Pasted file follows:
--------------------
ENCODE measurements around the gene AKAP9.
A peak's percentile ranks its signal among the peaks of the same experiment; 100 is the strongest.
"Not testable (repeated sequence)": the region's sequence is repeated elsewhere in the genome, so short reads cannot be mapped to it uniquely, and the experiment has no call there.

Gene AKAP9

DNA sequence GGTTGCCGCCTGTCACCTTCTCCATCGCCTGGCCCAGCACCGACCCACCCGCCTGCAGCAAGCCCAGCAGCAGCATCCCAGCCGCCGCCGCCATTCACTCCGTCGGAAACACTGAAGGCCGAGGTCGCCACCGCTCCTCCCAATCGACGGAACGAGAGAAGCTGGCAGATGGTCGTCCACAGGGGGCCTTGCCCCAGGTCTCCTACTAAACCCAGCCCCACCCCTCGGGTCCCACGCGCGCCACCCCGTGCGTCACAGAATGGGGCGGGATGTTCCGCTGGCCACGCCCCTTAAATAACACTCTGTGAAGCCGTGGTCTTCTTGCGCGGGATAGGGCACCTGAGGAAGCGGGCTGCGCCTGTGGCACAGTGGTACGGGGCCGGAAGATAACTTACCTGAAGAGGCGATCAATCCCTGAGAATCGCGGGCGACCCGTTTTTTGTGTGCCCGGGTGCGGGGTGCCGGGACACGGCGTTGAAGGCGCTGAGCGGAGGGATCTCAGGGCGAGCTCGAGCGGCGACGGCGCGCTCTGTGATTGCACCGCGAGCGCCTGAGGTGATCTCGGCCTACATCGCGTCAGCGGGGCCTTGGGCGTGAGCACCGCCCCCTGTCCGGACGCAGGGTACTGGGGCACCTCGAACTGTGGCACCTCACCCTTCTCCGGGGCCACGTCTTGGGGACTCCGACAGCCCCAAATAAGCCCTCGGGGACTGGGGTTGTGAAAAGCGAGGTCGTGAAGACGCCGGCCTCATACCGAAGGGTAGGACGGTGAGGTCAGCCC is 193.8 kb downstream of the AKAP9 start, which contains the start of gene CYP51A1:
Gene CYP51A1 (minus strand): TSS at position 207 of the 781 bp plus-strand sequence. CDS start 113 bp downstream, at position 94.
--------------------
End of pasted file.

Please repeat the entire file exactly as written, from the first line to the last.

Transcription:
ENCODE measurements around the gene AKAP9.
A peak's percentile ranks its signal among the peaks of the same experiment; 100 is the strongest.
"Not testable (repeated sequence)": the region's sequence is repeated elsewhere in the genome, so short reads cannot be mapped to it uniquely, and the experiment has no call there.

Gene AKAP9

DNA sequence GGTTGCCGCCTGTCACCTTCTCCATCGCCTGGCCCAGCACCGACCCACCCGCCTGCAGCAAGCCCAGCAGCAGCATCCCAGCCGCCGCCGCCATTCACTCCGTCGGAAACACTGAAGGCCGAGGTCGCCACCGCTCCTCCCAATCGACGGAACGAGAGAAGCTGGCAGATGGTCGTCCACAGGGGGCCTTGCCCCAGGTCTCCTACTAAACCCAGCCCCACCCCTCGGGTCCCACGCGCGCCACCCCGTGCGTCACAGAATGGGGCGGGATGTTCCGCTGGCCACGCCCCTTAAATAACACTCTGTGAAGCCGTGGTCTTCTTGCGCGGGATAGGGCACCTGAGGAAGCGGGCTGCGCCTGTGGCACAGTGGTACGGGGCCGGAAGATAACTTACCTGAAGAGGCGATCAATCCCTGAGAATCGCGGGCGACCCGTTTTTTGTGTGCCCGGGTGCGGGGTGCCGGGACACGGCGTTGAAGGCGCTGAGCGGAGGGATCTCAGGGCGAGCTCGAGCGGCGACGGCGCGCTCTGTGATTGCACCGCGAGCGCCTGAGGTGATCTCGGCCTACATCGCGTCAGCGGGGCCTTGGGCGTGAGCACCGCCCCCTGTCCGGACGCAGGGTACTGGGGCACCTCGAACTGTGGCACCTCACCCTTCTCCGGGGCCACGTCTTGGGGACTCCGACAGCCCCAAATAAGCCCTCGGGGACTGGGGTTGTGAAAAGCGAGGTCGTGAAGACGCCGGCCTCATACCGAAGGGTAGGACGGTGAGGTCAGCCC is 193.8 kb downstream of the AKAP9 start, which contains the start of gene CYP51A1:
Gene CYP51A1 (minus strand): TSS at position 207 of the 781 bp plus-strand sequence. CDS start 113 bp downstream, at position 94.